2019 ASCO Annual Meeting Research Round Up: Gastrointestinal Cancers and Leukemia

August 22, 2019
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The 2019 ASCO Annual Meeting, held May 31 to June 4, brought together physicians, researchers, patient advocates, and other health care professionals from around the world to present and discuss the latest research in cancer treatment and patient care. In the annual Research Round Up podcast series, Cancer.Net Associate Editors share their thoughts on the most exciting scientific research to come out of this year’s ASCO Annual Meeting and what it means for patients.



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The 2019 ASCO Annual Meeting, held May 31 to June 4, brought together physicians, researchers, patient advocates, and other health care professionals from around the world to present and discuss the latest research in cancer treatment and patient care. In the annual Research Round Up podcast series, Cancer.Net Associate Editors share their thoughts on the most exciting scientific research to come out of this year’s ASCO Annual Meeting and what it means for patients.

First, Dr. Jeffrey Meyerhardt will discuss 4 studies in gastrointestinal cancers, including 1 on colorectal cancer, 1 on gastric cancer, and two studies related to pancreatic cancer.

Dr. Meyerhardt is the Douglas Gray Woodruff Chair in Colorectal Cancer Research, Clinical Director and Senior Physician at the Gastrointestinal Cancer Center at the Dana-Farber Cancer Institute, Deputy Clinical Research Officer at the Dana-Farber Cancer Institute, and Professor of Medicine at Harvard Medical School. He is also the Cancer.Net Associate Editor for gastrointestinal cancers.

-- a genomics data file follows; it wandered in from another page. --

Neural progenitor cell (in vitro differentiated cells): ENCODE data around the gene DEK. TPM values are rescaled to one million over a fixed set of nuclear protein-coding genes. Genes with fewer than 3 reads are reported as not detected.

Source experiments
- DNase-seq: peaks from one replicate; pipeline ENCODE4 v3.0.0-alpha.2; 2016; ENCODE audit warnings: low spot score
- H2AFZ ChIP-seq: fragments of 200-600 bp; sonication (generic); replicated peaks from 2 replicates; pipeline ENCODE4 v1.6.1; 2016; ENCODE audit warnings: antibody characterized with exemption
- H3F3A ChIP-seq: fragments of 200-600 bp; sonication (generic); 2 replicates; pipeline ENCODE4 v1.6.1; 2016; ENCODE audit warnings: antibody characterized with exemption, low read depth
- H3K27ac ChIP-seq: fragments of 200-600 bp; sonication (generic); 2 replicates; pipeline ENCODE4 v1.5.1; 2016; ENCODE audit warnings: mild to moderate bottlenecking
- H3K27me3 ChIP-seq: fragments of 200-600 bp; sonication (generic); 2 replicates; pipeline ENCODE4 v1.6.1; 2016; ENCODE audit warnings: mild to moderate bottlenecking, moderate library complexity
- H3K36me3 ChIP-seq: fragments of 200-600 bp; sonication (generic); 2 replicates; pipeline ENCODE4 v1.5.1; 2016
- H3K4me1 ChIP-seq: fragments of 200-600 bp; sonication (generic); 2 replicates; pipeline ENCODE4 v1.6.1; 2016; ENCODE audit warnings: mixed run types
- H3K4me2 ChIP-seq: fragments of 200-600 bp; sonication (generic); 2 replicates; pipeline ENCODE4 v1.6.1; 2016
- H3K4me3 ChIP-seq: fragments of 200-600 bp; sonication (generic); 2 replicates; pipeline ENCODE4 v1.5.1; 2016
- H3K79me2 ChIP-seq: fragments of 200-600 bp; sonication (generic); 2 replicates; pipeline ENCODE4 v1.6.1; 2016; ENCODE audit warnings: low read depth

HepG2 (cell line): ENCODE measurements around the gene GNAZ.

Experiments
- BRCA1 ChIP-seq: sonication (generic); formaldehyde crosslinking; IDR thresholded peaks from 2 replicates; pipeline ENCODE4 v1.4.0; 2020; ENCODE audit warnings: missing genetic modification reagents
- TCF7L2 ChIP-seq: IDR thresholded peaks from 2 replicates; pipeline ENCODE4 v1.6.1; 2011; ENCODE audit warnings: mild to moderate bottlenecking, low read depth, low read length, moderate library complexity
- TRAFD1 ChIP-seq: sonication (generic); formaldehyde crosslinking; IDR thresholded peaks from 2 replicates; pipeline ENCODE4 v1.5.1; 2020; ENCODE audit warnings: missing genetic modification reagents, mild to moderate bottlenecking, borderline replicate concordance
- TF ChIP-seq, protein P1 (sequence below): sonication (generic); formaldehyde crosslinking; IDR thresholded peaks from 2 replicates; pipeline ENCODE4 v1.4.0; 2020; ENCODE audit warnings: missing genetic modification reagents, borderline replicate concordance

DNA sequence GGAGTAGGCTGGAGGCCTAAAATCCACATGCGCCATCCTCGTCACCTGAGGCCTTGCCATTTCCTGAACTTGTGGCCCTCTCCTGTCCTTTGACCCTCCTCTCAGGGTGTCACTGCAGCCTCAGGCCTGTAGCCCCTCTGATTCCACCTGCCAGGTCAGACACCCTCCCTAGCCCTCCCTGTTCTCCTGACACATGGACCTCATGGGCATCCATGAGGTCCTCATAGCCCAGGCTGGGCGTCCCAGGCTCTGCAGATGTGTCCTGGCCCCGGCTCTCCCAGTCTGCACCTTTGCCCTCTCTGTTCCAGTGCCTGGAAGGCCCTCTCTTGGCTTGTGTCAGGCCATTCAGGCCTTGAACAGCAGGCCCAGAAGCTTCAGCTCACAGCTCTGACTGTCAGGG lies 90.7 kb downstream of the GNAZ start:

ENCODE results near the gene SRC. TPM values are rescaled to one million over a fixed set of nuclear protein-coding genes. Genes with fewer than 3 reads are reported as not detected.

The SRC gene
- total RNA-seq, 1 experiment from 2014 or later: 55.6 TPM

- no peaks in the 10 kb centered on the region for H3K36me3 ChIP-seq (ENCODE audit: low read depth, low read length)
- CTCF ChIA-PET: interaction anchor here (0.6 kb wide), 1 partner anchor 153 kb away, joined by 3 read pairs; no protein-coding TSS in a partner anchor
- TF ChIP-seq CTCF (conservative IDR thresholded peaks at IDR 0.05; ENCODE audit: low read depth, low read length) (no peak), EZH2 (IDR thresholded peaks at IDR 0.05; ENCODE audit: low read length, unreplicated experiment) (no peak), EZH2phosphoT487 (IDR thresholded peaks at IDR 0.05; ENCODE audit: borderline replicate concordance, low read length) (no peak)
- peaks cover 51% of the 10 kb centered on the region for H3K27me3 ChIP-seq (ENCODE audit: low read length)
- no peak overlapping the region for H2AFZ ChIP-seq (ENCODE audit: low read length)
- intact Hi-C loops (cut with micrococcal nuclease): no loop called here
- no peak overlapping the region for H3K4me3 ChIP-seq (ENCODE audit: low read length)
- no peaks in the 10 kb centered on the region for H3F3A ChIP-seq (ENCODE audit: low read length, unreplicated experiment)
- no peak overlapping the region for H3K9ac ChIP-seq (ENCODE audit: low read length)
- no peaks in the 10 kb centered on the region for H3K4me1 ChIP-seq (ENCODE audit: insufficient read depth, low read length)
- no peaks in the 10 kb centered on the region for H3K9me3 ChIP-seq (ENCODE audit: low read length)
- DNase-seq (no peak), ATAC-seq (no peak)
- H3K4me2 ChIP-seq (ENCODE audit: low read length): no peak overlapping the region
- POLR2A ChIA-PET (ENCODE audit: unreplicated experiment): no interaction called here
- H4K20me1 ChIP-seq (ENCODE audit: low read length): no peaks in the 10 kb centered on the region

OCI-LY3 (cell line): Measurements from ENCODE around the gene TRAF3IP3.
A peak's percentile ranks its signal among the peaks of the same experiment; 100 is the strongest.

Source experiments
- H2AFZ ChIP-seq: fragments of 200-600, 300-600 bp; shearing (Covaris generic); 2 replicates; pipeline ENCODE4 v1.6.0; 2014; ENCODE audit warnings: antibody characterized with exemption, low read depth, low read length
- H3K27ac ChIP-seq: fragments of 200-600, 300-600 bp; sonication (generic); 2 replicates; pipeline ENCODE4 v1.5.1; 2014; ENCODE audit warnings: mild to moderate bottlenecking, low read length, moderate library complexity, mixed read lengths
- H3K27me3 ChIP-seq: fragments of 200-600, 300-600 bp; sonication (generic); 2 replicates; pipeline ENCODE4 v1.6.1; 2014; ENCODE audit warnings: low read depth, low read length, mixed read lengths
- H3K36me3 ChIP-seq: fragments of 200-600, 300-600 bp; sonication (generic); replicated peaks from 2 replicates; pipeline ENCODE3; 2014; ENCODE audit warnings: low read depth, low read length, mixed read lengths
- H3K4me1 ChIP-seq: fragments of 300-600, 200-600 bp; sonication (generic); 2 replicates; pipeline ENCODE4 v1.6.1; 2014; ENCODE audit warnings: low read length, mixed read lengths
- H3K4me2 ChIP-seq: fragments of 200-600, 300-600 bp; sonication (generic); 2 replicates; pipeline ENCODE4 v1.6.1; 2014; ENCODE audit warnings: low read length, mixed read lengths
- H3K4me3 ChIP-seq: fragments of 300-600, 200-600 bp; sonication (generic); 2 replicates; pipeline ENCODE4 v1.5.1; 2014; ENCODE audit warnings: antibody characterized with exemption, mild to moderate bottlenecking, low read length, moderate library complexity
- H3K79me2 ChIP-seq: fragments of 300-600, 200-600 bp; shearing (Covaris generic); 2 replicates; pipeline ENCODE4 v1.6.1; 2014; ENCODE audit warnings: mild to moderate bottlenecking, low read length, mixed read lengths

Dr. Meyerhardt: My name's Jeff Meyerhardt. I'm a gastrointestinal medical oncologist at the Dana-Farber Cancer Institute in Boston, Massachusetts. Today I'm going to discuss research on gastrointestinal cancers that were presented at the 2019 ASCO Annual Meeting. And let's talk about four studies: 1 in colon cancer, 1 in gastric cancer, and 2 studies related to pancreatic cancer, all of which are going to affect how patients are treated in the upcoming years.

Starting with the studies on colon cancer, there were 2 additional studies looking at the duration of adjuvant therapy for colon cancer. Adjuvant therapy is the chemotherapy that's given after surgery for people who had a resection of their colon cancer that didn't have evidence of metastases. We give adjuvant therapy to try to prevent and reduce the risk of recurrent disease. The standard of care up till a few years ago was to give 6 months of adjuvant therapy. And for most patients who had stage III or lymph node positive disease, that was 6 months of a fluoropyrimidine, either 5-FU, or an oral form capecitabine with oxaliplatin. This was also given to some patients who have higher-risk stage II disease. Two years ago at ASCO, we learned that giving 3 months of therapy was sufficient, or what we'd describe as non-inferior, for some patients who have stage III colon cancer, particularly those who had what would be considered a better-risk stage II colon cancer, and actually particularly if they got a particular regimen of combining capecitabine and oxaliplatin.

At this year's ASCO, there was a study looking at patients with stage II disease. Most of them had higher-risk stage II disease, something where they didn't have positive lymph nodes, but some other feature that made you a little bit more worried that there was a relatively higher-risk of recurrent disease. And the findings were essentially very similar to what we saw for stage III disease; that for some patients, 3 months of treatment was adequate, particularly if you gave capecitabine/oxaliplatin, and had less toxicity than 6 months of therapy. But if you gave 5-FU/leucovorin/oxaliplatin, a regimen called FOLFOX, 6 months of treatment was necessary. These studies add to the conclusion that first, we can't treat all colon cancers in the adjuvant setting the same, that we should think of them as risk adjustment, and we also have to make decisions regarding what type of treatment, which will help determine the duration of therapy.